On a current project that Cx Associates is consulting on, the client has a goal of reducing their building’s peak demand charge. For commercial customers, peak demand charges are usually charged based on the peak kW demand of the building or facility during a certain time (e.g. 1-4 PM) of the day. If there is a peak kW outside of this specific time frame, there is no “peak demand charge” from the utility for this peak kW.
Metering equipment, such as light loggers, temperature loggers, and AC current loggers can be very useful tools and sometimes necessary in the world of energy efficiency consulting. They can provide useful data on how equipment is operating and performing. I have written about metering in previous blog posts including one called “EM&V Metering: Right Place, Right Time, Right Duration” where I described the importance of identifying the correct way of deploying meters. In this post I am going to discuss the importance of verifying that meters or loggers are working correctly even before a metering plan is developed or the devices are deployed, as well as the importance of ensuring that the correct sensors are chosen for the application.
On a recent project at a large hospital Cx Associates examined the feasibility of consolidating two air handlers into one single air handler. One of the air handlers is nearing the end of its useful life, and is the reason this project was brought to Cx Associates. While making an in-kind replacement was looked at, the replacement of this air handler presented an opportunity to replace another that was also aging, and located in a position that would be difficult to replace in the future. By combining the two air handlers into a single air handler there was an opportunity to essentially upgrade two air handlers at once at a lower cost than replacing them individually at different times. Maintenance advantages can also be realized by reducing the number of air handlers to maintain in the facility by one.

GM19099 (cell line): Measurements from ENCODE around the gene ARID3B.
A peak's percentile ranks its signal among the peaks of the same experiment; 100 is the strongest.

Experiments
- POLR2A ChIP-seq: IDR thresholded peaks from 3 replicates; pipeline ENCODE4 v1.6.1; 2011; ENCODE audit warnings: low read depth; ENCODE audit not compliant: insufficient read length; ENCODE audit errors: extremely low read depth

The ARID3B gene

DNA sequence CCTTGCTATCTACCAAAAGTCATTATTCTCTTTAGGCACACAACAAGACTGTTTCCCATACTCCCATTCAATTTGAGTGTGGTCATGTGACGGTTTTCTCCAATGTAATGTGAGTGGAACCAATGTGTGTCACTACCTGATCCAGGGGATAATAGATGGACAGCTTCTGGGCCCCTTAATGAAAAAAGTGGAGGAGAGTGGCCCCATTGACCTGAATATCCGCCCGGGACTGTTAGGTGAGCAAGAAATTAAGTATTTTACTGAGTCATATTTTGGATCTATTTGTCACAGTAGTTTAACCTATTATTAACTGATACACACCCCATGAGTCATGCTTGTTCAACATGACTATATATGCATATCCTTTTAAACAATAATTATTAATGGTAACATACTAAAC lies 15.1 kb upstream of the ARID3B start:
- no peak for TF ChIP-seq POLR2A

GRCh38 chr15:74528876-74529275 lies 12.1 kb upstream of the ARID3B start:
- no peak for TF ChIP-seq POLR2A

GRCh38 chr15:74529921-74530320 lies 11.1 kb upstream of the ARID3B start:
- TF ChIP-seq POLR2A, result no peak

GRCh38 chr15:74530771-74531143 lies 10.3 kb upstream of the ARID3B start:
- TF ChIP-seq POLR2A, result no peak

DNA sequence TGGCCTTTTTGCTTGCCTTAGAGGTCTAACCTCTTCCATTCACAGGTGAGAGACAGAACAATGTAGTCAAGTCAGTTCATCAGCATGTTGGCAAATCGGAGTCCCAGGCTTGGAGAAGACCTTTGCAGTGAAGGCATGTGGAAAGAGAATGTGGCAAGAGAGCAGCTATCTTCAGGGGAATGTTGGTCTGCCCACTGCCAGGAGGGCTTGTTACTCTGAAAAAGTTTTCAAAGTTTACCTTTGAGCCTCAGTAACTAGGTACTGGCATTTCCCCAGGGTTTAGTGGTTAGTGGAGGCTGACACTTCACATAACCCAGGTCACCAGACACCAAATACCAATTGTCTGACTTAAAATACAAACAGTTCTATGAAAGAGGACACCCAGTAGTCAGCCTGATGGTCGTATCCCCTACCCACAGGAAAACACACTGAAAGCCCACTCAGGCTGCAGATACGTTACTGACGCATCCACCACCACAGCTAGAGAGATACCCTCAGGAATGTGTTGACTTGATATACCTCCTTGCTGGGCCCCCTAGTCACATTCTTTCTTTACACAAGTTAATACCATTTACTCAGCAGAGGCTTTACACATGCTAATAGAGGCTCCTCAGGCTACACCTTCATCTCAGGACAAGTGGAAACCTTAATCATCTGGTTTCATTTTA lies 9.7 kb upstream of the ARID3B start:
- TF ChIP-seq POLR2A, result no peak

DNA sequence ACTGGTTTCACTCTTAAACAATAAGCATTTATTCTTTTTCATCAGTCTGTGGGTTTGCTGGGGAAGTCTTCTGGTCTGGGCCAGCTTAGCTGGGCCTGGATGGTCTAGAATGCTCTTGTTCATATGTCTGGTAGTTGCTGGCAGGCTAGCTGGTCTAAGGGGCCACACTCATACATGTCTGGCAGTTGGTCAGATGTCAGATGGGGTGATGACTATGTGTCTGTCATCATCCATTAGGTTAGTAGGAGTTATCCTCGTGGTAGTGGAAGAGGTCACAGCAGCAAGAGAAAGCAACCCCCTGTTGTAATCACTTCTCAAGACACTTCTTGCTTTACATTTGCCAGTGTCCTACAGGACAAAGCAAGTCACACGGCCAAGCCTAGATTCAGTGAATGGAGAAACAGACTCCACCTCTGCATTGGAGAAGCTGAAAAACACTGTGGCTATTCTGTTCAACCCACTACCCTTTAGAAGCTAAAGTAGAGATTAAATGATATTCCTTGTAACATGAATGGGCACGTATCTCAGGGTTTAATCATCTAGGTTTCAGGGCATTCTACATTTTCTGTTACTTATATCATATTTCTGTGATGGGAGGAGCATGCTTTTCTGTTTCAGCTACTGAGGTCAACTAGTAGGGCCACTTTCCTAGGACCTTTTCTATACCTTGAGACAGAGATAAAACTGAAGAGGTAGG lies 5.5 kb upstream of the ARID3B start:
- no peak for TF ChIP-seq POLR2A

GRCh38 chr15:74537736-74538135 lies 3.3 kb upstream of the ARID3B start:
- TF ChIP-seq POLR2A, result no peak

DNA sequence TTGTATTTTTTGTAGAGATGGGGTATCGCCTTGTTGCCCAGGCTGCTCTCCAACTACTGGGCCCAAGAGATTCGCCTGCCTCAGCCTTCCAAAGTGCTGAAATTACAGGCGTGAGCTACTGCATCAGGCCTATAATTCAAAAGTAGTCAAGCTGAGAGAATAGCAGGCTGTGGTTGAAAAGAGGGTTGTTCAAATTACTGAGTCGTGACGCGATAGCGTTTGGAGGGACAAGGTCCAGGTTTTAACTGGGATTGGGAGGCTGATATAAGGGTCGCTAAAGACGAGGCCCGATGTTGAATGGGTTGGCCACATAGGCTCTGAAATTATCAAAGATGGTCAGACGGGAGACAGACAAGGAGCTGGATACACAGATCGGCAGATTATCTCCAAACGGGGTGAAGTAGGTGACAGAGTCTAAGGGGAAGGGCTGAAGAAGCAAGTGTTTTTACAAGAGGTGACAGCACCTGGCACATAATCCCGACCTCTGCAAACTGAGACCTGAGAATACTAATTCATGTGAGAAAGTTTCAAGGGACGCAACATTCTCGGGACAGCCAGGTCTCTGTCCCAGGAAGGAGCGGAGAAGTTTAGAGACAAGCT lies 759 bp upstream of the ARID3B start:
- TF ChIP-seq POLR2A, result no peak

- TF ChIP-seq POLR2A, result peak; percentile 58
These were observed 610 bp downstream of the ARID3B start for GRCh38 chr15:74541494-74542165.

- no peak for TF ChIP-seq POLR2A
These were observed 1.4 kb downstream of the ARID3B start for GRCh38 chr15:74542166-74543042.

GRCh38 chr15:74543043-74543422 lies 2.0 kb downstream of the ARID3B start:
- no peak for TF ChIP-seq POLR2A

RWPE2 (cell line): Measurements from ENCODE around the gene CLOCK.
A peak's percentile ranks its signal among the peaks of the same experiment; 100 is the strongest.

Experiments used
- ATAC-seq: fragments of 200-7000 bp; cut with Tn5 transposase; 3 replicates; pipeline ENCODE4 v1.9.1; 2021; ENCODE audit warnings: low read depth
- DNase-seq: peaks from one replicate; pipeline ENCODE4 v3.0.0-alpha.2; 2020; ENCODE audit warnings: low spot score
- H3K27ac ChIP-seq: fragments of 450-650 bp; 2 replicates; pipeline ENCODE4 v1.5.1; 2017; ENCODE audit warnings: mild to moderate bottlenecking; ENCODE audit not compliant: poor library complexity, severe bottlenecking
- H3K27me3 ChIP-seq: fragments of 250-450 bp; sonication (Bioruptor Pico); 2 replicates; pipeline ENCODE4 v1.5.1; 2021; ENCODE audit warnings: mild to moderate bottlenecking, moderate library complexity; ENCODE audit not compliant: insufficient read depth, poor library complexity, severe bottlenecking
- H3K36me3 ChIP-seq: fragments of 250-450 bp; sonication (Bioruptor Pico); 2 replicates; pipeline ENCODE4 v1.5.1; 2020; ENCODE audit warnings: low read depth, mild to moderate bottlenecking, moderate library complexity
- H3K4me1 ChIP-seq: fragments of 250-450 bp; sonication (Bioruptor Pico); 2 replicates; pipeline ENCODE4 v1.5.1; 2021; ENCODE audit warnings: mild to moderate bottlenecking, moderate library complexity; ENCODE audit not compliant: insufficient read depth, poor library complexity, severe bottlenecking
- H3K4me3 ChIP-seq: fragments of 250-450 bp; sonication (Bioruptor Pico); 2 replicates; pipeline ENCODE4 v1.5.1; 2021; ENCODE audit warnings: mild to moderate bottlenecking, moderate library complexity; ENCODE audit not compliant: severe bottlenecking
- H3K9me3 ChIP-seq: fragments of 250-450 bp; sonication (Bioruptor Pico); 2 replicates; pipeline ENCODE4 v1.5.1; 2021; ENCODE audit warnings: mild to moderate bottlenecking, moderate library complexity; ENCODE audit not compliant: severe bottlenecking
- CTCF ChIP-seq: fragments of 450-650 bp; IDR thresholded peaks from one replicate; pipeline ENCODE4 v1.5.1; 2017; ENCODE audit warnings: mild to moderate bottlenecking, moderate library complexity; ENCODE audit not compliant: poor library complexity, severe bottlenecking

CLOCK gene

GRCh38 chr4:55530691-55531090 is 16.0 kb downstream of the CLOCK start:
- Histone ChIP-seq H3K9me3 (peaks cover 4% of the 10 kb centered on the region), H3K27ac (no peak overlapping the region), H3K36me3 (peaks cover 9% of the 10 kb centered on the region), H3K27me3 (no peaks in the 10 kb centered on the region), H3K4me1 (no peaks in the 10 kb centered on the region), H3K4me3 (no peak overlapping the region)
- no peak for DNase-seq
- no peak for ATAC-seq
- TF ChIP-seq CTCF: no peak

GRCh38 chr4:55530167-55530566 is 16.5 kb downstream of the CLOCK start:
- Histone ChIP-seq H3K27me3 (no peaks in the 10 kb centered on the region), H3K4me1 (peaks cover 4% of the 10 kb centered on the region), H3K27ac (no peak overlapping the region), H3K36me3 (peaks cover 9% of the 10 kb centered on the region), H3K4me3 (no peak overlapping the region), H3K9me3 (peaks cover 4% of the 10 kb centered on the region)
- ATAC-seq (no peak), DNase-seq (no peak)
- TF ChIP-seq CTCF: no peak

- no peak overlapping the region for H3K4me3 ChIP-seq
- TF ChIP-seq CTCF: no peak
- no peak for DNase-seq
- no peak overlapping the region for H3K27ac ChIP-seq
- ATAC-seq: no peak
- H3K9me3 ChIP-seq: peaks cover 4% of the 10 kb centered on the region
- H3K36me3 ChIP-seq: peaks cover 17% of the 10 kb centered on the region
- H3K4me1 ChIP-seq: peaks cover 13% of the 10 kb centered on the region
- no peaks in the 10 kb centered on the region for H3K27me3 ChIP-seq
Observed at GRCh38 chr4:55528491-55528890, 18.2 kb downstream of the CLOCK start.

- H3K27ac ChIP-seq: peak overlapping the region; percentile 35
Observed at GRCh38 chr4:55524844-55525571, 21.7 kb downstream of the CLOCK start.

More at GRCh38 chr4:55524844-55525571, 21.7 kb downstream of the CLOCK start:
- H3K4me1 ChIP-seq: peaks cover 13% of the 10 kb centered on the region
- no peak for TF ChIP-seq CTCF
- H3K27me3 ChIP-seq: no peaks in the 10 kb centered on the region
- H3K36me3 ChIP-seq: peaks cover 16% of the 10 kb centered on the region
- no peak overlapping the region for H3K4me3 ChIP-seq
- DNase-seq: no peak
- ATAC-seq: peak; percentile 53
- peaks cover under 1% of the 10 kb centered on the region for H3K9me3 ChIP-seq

In commercial buildings all air handlers, whether they are mass produced roof top units or custom built indoor units, are built and installed with an outside air intake and damper. This outside air intake and damper has a large effect on both the energy use of a building and the indoor environmental quality (IEQ) of a building. When performing retro-commissioning, Cx Associates often finds these outside air dampers are not adjusted properly (or are broken entirely) leading to either high energy use or poor IEQ. By optimizing air handling units, energy savings or improved comfort (or both) can sometimes be achieved.
Building commissioning has become more common on commercial construction projects over the last few years due to the many benefits the commissioning process offers, and in some cases due to new building codes. During this time owners, architects, engineers, contractors, and construction managers have become more familiar with what commissioning is, and how it affects them. However, it seems that it’s still often unclear to project teams exactly how to integrate the commissioning authority (CxA) and commissioning process into the construction process. I believe the first part of the integration begins with communication between the CxA and the rest of the project team. The importance of communication in the commissioning process cannot be overstated.
Topics: Building Cx & Design Review